Monday, May 23, 2016

"Piku" - a tasteful adaption and glorious performances

"Piku" - a tasteful adaption and glorious performances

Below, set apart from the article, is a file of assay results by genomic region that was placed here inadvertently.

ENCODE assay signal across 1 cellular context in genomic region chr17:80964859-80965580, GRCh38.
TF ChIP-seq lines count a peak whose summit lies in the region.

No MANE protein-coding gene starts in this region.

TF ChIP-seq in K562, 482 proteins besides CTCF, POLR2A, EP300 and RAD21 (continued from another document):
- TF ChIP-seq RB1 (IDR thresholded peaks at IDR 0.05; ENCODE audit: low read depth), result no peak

There is an apocryphal story about Tenali Raman ( the equivalent of Birbal in Northern India) and his King Krishna deva Raya. I have heard this story as a child, but I have not found any evidence of its literary source. However, the story itself is very meaningful and true , and sets the tone for this piece. It goes something like this. One day, the king had a curious question placed for consideration in his court. He asked his wise Men " What is the happiest act a Man can perform in a day, without which his life would be hell". As is customary, Poets, Ministers, intellectuals gave their answers. Some said charity, others lenience and justice, many others suggested money, select few dared to say devoted service of a good wife and many other ventured different answers to suit the ears of the king . Finally, the King turned to Tenali. The young and wise Jester looked around, hesitated a little, swallowed some saliva and said " Oh King, the best moment in a Man's life is the profound joy he derives when he clears his bowels after a hearty, satisfying meal. Nothing can come close to that ecstatic satisfaction.." The court was silent and stunned. This was an impertinent answer. The king grew red in his face, and said "Raman, How dare you speak obscenities in my court. I Banish you to the outskirts of my Kingdom for a few months..." Well Raman knew this was coming and so bowed and left the court accordingly. A few months later, Raman sought audience with the King to call him to his house warming ceremony. He had lot of time in his hands; hence built a huge palace for himself with numerous rooms. The King always had a soft corner for Raman, and decided to grace the occasion. On the appointed day, Raman organized a grand feast. Course after course of sumptuous food Kept arriving on the plantain leaf, and the king (known for his voracious appetite ) ate his heart full. When it was over, Raman solicitously requested the king to accompany him on a tour of his house. With the fullness of food in the stomach, the King's face and state was glowing with contentment and happiness. He readily agreed to go with Raman. Both of them walked room after room with Raman tarrying at every spot to explain architectural subtleties to the king. The place had Four floors, and it took down them two hours to visit two floors. The initial enthusiasm of the king was beginning to wane, and also he began to sense a vague discomfort in his stomach. His digestion process was beginning to do its job. Quietly, he asked "Raman, is there a Bathroom anywhere close?". Raman Replied "Yes, My King, just a few more rooms and will be there..". So saying, the house tour continued for another two hours. Meanwhile, the king was in a terrible mess physiologically and psychologically. He could barely walk,or listen, concentrate or appreciate the finer nuances Tenali was attempting to explain. All that he could think off was When and where to relieve his bowels. Every room began to look like a Toilet to his eyes, but Raman was seemingly oblivious to Kings's concern. He kept saying " Just a few rooms more..". After nearly five hours, The king could hold it no more. He stopped and yelled at Tenali " I cannot move an inch forward without relieving my bowels. I command you to show me a toilet instantly". At the moment, Tenali pointed to a door and said that was it. The King ran like a mad man into it, and as he relieved his bowels, there was audible sound of relief heard from inside. When complete, the King came out with a beaming smile and happiness writ all over his face. He hugged and patted Tenali " You scoundrel, you wanted to prove your point on the joy relieving one's Bowels; Therefore you played his elaborate drama.... Hahahaha. I understand now and completely agree with you. This was the most joyful moment of my day.. No doubt. My wise Minister. You are welcome back to my court..."